And with that in mind, there was a newswire story this morning in one of the newspapers that said a government study indicated that 70%of Tamils who had arrived here as refugee claimants and were permitted to remain to establish citizenship returned to Sri Lanka for vacations, business opportunties and to see relatives. Isn't a refugee somebody who is at risk of death or deprivation of liberty in their homeland?

At 9:00 a.m., Blogger amelia said...

I'm with Navigator here, sorry Philip. I'm an immigrant and like others, had to jump through hoops to get here and I've never once used the social system like unemployment insurance or anything else. I have paid for everything I had or else I wouldn't have it.
This country is almost bankrupt and to keep taking in more people who cannot support themselves is just wrong!

At 9:03 a.m., Blogger amelia said...

I should add to that, unless their life is in danger. Also make sure that they don't go back to their homeland and use Canada's taxpayers money to fund their relatives.

At 10:35 a.m., Blogger Tossing Pebbles in the Stream said...

I don't often respond to comments but I think the previous comments require a reminder that there is a difference between a refugee and an immigrant. A refugee is fleeing from a dangerous situation ranging from dreadful suffering or even death in a country that does not seem to be able to guarantee security. Not all refugees are poor. Usually, they will cash in all their assets and borrow money from whom ever will lend it in order to take even a danger passage to a safe harbour. It is a fact that the Sri Lankan government has a very bad human rights record, particularly in dealing with the Tamils.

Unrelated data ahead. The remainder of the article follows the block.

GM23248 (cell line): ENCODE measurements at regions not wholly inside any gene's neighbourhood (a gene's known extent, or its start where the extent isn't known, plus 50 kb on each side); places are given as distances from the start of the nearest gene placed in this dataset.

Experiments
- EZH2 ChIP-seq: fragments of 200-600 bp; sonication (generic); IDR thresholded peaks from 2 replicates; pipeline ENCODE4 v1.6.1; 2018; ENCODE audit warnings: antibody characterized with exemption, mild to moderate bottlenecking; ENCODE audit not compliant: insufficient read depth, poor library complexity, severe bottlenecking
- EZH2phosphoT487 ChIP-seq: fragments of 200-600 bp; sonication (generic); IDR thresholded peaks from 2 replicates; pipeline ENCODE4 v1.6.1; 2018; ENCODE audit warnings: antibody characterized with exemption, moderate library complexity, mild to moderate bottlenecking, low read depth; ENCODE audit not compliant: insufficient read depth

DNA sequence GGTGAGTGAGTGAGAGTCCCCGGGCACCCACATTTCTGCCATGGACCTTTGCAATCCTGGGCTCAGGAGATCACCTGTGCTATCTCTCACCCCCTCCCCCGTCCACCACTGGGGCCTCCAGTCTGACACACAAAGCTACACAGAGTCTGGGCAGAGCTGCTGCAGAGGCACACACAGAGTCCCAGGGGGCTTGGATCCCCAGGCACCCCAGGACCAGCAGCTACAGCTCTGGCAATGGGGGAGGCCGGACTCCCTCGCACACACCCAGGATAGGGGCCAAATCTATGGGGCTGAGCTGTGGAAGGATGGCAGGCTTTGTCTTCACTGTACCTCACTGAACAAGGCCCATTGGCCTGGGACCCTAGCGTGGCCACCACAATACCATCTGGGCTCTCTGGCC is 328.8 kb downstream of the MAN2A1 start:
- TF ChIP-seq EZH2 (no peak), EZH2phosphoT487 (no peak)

A refugee who comes to Canada must convince the government that they are genuine refugees or they can be turned away. That a person was involved with the Tamil Tigers, considered by the Canadian government to be a terrorist organization, should not on the face of it exclude a person. Under Canadian law each person is judged on the basis of their unique story.
Of course, economic migrant trying to pass themselves off as refugees would be turned down. They would have to leave the country and apply as immigrants meeting specific standards or wealth, education and family ties to family in Canada.

At 2:18 a.m., Blogger Gattina said...

Politics and I are two different things ! But the refugee problem is in Europe also very present. Especially in South Italy and the Spanish Canary Islands with people coming over in little boats from Africa.

At 8:36 a.m., Blogger Anvilcloud said...

After saying what a weird colour scheme ;), I must agree that our present government is a little mean-spirited. There is a difference between being cautious and being miserable: a distinction which is missed by many.